Right-wing Labour are content with the direction of travel of the Labour Party on the Brexit issue and Tony Blair, and many others, who have lambasted and tried to unseat Corbyn at every opportunity, are now somewhat re-assured that he is more of a prisoner to their politics. However, that doesn’t mean that they will give up trying to oust him.

By ruling out ‘No Deal’ the Remainers hope to gain time such that they can achieve their aim of a second referendum and reverse the decision to Leave the EU.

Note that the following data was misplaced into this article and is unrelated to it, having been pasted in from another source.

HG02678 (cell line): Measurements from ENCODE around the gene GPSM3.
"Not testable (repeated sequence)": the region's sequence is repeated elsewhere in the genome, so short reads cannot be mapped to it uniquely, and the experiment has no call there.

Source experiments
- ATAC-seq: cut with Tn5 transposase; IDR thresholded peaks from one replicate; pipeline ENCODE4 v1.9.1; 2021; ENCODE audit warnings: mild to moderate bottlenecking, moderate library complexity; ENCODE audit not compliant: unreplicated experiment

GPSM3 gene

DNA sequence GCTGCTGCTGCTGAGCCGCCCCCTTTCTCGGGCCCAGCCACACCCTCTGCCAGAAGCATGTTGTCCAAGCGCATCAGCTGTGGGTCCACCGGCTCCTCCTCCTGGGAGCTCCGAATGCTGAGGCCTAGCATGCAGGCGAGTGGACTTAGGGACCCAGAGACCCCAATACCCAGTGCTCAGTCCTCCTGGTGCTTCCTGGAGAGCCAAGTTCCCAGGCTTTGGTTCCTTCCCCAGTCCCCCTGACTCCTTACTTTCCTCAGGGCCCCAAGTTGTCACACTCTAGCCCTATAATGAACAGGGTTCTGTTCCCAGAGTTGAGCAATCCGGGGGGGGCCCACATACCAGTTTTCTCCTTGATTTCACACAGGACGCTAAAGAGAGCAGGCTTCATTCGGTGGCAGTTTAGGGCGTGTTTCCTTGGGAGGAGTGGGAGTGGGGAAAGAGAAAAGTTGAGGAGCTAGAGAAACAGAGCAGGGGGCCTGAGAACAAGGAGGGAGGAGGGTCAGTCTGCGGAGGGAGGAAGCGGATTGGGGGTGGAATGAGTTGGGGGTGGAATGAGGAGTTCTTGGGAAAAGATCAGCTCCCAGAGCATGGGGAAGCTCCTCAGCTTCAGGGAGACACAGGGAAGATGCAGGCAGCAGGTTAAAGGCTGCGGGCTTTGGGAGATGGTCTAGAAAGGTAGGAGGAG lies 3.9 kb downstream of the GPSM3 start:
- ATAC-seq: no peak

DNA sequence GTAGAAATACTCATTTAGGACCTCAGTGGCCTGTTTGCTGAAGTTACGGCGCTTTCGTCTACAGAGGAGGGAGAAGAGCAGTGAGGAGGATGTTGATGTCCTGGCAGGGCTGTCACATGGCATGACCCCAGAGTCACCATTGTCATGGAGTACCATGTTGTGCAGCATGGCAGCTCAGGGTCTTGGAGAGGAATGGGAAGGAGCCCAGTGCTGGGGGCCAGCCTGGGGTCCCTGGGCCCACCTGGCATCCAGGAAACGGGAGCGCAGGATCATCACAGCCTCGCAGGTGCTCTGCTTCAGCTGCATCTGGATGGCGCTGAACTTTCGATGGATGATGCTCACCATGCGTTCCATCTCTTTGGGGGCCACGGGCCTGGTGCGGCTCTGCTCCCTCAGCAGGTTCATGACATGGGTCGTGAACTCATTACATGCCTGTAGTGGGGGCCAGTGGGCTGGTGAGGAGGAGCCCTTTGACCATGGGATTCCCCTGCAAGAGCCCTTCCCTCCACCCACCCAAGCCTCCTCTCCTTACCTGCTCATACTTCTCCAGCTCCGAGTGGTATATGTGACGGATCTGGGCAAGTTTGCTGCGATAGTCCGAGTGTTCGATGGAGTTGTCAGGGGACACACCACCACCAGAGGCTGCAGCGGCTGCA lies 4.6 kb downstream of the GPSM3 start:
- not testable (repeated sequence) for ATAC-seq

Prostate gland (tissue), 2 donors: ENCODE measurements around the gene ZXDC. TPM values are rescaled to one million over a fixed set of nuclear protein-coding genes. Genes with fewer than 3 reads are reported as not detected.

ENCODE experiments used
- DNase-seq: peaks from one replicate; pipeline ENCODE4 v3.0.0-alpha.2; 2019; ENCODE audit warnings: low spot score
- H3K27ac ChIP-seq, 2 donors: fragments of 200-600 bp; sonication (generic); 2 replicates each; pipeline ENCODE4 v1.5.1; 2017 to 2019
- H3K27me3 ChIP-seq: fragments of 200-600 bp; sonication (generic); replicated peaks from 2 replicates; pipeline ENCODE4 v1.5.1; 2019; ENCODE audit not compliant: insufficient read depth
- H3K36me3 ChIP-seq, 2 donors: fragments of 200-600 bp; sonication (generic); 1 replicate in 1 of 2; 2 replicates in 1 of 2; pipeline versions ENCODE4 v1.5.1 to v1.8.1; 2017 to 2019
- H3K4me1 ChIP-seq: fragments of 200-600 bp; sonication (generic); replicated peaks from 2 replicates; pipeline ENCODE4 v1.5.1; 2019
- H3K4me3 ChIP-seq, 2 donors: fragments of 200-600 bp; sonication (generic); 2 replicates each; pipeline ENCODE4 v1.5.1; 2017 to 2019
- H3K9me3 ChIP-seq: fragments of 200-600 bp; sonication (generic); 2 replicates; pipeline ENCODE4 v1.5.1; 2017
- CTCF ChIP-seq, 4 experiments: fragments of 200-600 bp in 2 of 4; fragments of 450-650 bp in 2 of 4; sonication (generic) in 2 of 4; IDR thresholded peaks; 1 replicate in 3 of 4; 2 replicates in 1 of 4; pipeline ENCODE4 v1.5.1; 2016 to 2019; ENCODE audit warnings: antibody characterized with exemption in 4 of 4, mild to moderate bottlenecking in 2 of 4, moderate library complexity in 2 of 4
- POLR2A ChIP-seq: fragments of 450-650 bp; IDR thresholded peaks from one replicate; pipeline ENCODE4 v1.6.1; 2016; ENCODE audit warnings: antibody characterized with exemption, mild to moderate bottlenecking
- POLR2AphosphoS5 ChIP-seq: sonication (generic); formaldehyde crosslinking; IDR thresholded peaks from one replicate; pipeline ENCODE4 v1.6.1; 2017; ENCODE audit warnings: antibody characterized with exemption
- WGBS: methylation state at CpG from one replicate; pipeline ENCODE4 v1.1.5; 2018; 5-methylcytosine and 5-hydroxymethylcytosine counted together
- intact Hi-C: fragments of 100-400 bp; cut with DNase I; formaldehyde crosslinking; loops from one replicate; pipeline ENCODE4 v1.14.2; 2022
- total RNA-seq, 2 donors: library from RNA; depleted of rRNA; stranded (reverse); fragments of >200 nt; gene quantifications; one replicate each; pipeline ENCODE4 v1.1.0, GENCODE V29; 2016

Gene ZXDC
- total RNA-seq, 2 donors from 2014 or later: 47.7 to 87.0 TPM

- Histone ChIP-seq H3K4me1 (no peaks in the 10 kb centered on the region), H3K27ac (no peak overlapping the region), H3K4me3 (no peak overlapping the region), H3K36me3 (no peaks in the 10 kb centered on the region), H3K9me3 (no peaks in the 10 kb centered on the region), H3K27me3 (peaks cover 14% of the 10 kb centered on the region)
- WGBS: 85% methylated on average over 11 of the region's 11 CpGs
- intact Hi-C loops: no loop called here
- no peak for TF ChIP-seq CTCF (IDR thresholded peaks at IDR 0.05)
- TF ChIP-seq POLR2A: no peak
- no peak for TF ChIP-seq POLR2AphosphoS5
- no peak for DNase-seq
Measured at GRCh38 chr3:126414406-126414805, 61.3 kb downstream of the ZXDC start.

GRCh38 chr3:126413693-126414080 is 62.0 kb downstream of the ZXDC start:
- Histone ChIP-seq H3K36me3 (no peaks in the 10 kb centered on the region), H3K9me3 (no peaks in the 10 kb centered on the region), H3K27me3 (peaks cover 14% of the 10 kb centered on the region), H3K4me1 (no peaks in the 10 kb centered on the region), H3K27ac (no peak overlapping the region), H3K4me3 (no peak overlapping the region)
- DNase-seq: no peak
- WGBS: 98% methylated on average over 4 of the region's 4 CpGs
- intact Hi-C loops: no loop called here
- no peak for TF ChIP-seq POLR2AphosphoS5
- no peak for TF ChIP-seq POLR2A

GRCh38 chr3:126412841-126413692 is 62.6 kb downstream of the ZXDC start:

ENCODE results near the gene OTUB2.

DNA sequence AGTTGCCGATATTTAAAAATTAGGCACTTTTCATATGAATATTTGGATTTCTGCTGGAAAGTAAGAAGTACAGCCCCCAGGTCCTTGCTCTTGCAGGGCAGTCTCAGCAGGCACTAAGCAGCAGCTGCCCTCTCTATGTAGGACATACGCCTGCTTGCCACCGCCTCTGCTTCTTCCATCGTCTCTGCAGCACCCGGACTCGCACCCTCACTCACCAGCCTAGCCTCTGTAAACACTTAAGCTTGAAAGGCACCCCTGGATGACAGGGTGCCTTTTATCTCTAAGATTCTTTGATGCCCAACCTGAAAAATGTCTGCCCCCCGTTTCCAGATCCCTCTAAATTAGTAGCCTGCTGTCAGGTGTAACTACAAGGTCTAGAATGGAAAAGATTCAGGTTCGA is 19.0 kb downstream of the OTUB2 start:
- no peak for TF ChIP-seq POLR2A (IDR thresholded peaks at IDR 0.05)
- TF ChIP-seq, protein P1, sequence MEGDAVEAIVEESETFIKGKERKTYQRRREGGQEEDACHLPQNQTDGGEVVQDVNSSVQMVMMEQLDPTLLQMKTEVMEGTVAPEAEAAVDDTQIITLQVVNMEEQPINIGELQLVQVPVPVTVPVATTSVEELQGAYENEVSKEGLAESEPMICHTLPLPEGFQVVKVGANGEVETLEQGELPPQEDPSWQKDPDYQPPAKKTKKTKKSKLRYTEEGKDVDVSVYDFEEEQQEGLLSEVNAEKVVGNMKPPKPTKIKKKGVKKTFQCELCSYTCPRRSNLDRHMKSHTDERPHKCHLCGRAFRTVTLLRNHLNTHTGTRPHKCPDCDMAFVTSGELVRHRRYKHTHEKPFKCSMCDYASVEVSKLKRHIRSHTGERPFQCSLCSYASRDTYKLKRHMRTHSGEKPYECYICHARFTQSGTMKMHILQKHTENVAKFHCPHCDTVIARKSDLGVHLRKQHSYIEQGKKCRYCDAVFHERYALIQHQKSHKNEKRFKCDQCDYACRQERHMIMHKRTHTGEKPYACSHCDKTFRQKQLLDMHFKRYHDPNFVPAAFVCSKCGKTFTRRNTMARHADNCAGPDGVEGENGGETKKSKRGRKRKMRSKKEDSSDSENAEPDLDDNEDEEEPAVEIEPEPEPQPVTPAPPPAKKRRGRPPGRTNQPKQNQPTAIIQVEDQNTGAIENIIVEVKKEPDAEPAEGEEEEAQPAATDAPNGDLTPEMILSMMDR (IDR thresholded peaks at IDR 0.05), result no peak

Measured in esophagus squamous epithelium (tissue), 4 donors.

The SNP, who are arch-Remainers, were very happy to join those blocking a no-deal exit from the EU as a staging post for a reversal of the EU Referendum result of 2016. They are riding high in the polls and with the Tories in a mess over Brexit and the resignation of their Scottish leader, Ruth Davidson, they also see an opportunity for winning a second referendum on Independence. The Liberal Democrats, unambiguously Remainers, have recruited several of the MPs who formed The Independent Group (TIG), which then became Change UK, including Chukka Umunna and Luciana Berger, originally right-wing Labour. Chukka Umunna is going to contest the Cities of Westminster and London constituency in the forthcoming election for the Liberal Democrats. Having chosen to move from Streatham to fight this seat one must assume that he shares the view that the City would prefer to remain in the EU. The Liberal Democrats, discredited by their years driving austerity in the Coalition government with the Tories, are now hoping to be re-charged as the main Remain party.